KEEPING THE FAITH: In these politically charged times, it appears that the Metropolitan Museum of Art’s Costume Institute isn’t afraid to take on its own controversial topics.
Fashion and religion will be the theme of next year’s major exhibition, according to multiple sources, including a few who said they have been privy to preliminary discussions. A Met spokeswoman declined to comment Friday.
With the May opening still many months away, the planning is still in the very early stages. Sources describe the project as serious and ambitious, and it is understood the idea was hatched long before the current “Rei Kawakubo/Comme des Garçons: The Art of the In-Between” show, slated to close Sept. 4. A host of European designers have referenced religion in their collections, including the likes of Jean Paul Gaultier, John Galliano and Riccardo Tisci. The likeness of the Madonna has been appropriated by Dolce & Gabbana, and the iconography of Jesus has been featured in Jeremy Scott’s collection. Prabal Gurung once brought Buddhist monks to his runway.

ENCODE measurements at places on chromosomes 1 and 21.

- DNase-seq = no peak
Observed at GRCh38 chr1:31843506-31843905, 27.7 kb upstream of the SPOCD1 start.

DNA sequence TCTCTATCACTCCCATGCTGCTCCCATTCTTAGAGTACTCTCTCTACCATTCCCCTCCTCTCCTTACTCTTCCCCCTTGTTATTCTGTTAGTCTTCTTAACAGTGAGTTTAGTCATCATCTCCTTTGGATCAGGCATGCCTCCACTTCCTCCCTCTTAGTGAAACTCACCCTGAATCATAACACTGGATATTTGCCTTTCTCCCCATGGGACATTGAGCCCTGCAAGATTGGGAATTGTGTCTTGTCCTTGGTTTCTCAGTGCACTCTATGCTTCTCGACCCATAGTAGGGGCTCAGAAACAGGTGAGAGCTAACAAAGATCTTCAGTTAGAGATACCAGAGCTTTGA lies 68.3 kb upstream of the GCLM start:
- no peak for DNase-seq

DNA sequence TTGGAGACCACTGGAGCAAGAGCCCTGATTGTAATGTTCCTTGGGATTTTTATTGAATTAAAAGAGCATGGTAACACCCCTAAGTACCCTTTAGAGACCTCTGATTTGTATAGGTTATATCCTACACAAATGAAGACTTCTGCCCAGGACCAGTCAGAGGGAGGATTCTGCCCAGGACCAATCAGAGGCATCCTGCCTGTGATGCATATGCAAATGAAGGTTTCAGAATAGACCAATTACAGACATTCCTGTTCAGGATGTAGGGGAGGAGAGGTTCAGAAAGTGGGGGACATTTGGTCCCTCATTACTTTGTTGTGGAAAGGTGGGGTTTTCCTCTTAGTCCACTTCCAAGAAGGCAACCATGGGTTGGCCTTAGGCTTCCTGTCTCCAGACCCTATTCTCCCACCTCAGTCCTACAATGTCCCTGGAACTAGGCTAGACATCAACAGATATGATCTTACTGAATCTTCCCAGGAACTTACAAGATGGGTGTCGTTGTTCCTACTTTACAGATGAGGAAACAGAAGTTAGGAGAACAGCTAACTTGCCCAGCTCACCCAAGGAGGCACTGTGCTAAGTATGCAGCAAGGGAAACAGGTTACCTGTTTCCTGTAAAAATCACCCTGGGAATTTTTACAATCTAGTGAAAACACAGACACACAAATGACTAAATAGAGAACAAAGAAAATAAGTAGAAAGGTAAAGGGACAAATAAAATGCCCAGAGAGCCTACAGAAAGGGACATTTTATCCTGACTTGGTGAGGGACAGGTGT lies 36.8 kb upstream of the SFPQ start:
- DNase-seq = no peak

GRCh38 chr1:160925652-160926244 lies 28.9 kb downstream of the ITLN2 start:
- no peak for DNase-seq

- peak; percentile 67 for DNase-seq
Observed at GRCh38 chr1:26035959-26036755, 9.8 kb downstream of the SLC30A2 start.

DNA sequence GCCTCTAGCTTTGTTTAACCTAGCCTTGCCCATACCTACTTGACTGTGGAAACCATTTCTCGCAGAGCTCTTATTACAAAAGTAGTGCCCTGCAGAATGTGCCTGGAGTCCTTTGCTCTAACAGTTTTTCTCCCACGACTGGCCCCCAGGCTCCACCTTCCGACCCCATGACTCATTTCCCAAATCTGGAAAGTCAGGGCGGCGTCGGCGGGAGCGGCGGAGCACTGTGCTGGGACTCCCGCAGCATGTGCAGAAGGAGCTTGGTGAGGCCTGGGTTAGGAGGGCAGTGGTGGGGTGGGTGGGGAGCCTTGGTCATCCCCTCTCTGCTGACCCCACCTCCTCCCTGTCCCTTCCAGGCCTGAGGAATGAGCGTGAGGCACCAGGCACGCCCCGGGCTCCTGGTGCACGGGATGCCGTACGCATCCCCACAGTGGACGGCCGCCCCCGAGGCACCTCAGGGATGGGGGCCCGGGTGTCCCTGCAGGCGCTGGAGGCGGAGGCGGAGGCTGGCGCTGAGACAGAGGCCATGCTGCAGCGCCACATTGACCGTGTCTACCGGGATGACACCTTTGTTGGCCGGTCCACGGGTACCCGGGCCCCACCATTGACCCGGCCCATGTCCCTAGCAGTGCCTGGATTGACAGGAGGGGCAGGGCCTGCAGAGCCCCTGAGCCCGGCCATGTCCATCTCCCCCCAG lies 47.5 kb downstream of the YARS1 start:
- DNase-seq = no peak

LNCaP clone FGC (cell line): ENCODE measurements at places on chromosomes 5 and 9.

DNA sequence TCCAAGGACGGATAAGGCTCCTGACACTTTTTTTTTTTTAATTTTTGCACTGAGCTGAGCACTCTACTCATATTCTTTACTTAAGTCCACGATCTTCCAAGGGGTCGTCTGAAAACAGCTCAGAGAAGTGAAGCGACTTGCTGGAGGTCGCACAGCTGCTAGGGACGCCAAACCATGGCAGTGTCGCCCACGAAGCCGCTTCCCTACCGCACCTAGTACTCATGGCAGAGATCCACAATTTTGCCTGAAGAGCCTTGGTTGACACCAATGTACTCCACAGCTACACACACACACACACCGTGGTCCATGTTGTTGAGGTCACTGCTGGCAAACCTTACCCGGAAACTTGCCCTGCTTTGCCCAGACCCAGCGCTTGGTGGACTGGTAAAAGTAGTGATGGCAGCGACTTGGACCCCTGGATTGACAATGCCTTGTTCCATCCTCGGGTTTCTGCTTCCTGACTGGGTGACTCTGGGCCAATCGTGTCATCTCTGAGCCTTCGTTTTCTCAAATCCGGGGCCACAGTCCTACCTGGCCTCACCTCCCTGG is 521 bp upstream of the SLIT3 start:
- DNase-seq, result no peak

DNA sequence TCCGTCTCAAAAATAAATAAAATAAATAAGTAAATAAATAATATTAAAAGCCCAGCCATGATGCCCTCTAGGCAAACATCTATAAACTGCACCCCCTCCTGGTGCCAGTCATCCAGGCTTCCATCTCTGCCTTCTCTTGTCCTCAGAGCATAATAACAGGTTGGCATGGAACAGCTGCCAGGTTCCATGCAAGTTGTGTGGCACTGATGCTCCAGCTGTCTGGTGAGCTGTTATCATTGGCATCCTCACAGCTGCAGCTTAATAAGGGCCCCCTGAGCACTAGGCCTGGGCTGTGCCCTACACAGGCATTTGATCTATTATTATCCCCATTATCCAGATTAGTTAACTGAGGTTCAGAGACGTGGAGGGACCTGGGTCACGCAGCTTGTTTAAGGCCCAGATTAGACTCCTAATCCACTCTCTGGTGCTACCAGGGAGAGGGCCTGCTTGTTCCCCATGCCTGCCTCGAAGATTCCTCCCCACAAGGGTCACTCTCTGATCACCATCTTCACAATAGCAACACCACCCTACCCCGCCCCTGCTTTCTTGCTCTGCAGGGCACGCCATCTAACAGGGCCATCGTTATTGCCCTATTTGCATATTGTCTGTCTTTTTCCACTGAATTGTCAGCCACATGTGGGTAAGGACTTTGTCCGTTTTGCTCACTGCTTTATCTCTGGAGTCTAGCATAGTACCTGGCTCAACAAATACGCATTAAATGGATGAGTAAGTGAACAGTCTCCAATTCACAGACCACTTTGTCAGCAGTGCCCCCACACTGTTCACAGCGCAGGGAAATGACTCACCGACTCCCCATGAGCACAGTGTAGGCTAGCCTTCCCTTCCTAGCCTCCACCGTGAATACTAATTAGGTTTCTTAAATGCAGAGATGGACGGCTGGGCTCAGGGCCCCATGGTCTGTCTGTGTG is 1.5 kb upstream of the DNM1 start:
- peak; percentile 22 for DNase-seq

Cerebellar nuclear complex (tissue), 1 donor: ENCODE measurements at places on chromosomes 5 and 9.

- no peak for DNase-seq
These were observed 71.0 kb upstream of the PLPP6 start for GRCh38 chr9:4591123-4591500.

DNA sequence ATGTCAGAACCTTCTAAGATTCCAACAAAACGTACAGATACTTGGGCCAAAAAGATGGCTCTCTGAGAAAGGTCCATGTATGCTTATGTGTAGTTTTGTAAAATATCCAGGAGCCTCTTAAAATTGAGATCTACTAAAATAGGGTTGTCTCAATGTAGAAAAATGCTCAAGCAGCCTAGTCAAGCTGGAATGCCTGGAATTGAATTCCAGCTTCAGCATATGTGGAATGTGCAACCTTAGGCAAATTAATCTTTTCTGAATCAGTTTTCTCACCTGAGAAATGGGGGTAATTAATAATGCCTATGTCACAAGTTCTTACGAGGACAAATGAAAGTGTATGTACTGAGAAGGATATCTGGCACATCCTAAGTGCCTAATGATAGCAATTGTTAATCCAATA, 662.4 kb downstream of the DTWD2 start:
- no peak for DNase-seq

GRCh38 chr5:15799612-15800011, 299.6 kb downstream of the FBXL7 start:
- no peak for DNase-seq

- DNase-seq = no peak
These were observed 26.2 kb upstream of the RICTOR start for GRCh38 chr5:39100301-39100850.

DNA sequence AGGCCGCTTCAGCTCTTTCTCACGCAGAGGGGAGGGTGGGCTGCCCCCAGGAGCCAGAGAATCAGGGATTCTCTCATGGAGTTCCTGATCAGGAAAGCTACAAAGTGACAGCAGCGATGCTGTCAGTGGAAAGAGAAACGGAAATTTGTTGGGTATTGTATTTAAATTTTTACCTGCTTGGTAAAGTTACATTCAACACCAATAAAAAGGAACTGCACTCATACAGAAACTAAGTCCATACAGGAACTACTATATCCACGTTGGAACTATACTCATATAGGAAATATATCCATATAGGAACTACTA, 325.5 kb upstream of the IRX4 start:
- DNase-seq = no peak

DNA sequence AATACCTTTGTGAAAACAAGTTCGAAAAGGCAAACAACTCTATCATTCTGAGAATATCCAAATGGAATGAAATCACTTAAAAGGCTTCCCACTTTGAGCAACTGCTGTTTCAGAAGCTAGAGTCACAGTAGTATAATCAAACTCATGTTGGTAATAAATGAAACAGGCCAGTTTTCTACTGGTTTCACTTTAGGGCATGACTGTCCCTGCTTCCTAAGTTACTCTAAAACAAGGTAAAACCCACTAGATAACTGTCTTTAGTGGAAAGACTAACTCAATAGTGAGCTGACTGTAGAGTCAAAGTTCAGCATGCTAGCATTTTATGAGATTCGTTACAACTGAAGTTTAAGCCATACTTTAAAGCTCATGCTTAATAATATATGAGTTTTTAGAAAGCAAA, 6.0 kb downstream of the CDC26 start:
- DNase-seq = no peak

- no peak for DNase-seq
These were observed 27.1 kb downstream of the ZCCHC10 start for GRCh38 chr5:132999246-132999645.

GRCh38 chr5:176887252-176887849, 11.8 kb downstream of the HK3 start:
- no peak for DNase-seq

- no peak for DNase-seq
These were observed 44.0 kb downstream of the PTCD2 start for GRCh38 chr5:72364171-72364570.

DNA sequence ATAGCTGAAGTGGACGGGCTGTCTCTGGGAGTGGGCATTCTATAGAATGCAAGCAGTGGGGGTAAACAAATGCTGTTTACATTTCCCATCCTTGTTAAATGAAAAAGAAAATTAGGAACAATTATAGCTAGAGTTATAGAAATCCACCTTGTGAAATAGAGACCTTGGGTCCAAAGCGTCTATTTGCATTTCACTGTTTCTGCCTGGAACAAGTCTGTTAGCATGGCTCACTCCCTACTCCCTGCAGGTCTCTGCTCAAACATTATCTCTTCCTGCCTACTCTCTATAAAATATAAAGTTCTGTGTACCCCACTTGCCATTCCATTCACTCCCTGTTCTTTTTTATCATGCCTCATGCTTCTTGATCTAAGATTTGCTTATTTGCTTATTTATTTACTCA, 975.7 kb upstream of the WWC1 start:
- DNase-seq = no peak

In recent years, the Costume Institute exhibitions have been major blockbusters for The Met. Last year’s “Manus x Machina: Fashion in an Age of Technology” attracted 752,995 visitors, making it the museum’s seventh most visited show.
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